On The Street

For Memorial Day, a Soldier Recalls the ‘Forgotten’ Korean War

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By Michael Gold

The North Korean Army was firing shells at Don Rosaforte’s artillery unit, a barrage that could last minutes or hours.

“We pull into a position, the shells are bouncing all around you,” Don told me. “Here comes artillery on top of you. The Earth was exploding. I saw people get killed left and right. A lot of guys would get caught out in the open and the guns would hit them.”

Don was 17 years old and taking high school classes the Army was teaching in Nara, Japan, where he was stationed, when the North Koreans invaded the South in 1950. He had dropped out of high school in Mount Kisco because he was bored.

“You’re a young kid, you don’t know what the hell you want to do,” he said.

There were no jobs, Don said, so he enlisted in the Army in White Plains with his father’s reluctant consent, because he was still a minor.

“My Dad had a fit because my two brothers were in the Navy. He was mad,” Rosaforte recalled.

He signed up for two years, then got sent to Japan to train in an artillery unit. He had been in Japan for 10 months when the war came.

“I was scared. When we got the news of the invasion, I asked, ‘Am I gonna make it?’”

He spent 18 months in Korea.

Don never told his wife or three daughters about what happened in the war. Don is a crossing guard for Pleasantville schools and always has a hello for everybody. Many months ago, I noticed that he had a Korean War veteran bumper sticker on his car and asked if he would tell me about his experiences over a cup of coffee at the diner.

He saw things that would disturb anybody.

“Every day, you would see women and kids on the side of the road, dead from bombs. You couldn’t count them,” he said.

The threats were constant.

“We’d be on the line all the time. I had a little Spanish guy, Merino, from Texas. We were buddies. We were peas in a pod. We stuck together to stay alive. The war was brutal. You’re moving around a lot. Sometimes you have to fight your way out. A young guy, 18 years old, gets killed. You put his dog tags between his teeth, put him in a metal box and send him to Dover (Air Force base in Delaware).

“I was one of the fortunate ones who got out alive.”

Merino did too. Don and Merino wrote letters to each other after the war.


After the war, Don got a letter from the president of South Korea, thanking him for fighting. Of the letter he said, “It’s not gonna bring back all the guys who got killed. The war left a very bad impression on me. It don’t make sense. Who wins in a war? Nobody. Innocent people and children get killed.”

Of the Russian invasion of Ukraine, Don said, “Everybody’s getting killed, for what? A piece of ground. They could spend the money on education, the homeless, medical research, the mentally ill, Mother Earth.”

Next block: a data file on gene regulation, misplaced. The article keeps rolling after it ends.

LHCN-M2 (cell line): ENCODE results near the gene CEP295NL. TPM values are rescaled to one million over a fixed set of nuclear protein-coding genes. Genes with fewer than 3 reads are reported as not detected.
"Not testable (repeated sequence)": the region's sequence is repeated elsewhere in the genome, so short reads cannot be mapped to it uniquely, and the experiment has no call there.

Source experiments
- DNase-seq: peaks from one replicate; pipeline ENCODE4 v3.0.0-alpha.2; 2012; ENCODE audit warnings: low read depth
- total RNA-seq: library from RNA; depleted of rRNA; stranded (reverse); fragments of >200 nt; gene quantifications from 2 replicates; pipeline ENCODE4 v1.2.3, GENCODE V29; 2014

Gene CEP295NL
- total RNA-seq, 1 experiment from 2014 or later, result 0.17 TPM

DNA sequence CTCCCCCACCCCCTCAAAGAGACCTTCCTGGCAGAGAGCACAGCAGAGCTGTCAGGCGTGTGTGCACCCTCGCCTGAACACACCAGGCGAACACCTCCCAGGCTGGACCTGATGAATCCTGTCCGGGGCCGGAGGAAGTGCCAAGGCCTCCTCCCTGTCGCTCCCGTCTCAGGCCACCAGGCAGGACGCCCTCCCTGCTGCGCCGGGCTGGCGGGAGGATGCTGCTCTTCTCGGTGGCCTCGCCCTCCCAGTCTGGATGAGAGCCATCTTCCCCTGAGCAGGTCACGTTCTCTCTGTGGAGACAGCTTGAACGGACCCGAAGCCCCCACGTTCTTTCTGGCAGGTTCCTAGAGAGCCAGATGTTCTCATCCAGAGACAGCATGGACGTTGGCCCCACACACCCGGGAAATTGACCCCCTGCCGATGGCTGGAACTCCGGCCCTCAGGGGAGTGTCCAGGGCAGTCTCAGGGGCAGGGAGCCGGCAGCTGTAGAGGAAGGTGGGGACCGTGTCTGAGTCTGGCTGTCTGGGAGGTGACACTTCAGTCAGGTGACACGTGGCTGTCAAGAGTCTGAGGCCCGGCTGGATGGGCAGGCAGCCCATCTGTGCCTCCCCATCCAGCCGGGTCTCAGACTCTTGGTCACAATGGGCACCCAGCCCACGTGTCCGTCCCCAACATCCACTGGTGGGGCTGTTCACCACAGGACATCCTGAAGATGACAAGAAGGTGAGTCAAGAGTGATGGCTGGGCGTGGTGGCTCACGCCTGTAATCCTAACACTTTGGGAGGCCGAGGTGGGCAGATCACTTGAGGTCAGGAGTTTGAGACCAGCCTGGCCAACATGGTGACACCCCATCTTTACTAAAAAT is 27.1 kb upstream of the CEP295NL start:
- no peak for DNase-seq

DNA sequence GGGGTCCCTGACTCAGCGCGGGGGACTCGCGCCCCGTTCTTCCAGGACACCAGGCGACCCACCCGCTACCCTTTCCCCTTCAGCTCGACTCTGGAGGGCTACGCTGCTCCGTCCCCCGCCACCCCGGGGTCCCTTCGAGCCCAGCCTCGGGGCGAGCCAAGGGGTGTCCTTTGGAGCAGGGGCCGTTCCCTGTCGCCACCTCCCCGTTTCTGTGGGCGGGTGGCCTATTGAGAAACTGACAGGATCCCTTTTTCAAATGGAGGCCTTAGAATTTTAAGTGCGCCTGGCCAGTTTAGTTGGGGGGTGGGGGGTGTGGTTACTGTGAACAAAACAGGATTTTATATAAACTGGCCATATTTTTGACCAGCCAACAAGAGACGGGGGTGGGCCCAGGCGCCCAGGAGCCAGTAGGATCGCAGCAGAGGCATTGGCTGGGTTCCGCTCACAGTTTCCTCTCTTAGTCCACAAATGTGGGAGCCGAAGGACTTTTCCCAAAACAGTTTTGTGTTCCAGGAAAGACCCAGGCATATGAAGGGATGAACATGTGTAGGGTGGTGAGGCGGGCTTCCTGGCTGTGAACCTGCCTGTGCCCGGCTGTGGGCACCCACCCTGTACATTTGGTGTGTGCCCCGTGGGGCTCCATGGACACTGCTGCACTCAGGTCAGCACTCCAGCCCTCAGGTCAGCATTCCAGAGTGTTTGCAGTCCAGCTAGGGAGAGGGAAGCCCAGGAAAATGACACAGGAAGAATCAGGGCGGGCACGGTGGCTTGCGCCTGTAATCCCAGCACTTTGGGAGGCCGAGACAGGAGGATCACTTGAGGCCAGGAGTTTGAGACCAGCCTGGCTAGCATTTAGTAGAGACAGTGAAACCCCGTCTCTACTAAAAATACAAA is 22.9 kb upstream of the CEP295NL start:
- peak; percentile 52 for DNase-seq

About Russia and China, he explained, “They don’t have any regard for life. Putin is sitting on his behind and all these boys are getting killed. The Chinese probably spend billions on weapons. But they have millions starving.”

After the war, the Army sent Don to the Dugway Proving Ground in Utah, which tests chemical and biological weapons. He spent six weeks there, wearing a gas mask. He wondered if he ever got a whiff of poison gas.

“I had nose bleeds, sore throats, aches and pains.”

Five years ago, Don got leukemia, but with the help of Northern Westchester Hospital, he recovered. He gets a shot every four weeks to replace hemoglobin.

“I had to pay for treatment,” he said. “The bills are devastating.”

“Nobody knows what was in in the shells (at Dugway),” Don said.

He told me all the Dugway records were burned in a fire. I verified on the National Archives website that a fire in St. Louis in 1973 destroyed 80 percent of all Army personnel records from 1912 to 1960.

“I’m still fighting with the government,” said Don, who worked in warehouse distribution and delivery for decades after his discharge. “I’m a veteran. They’re not helping me.”

On Memorial Day, Don, his fellow American Legion Post 136 members and the local fire company will place flags on the soldiers’ graves to show appreciation for their sacrifices.

He said America is “the greatest country. I can go to the church I want to go to. Nobody can tell you what to do.”

At 91 years old, despite his Army experiences, he’s kept his sense of what’s important.

“Life is very precious,” Rosaforte said. “Have a good word for everybody. You do what you can.”

Pleasantville-based writer Michael Gold has had articles published in the New York Daily News, the Albany Times Union, The Virginian-Pilot, The Palm Beach Post and other newspapers, and The Hardy Society Journal, a British literary journal.

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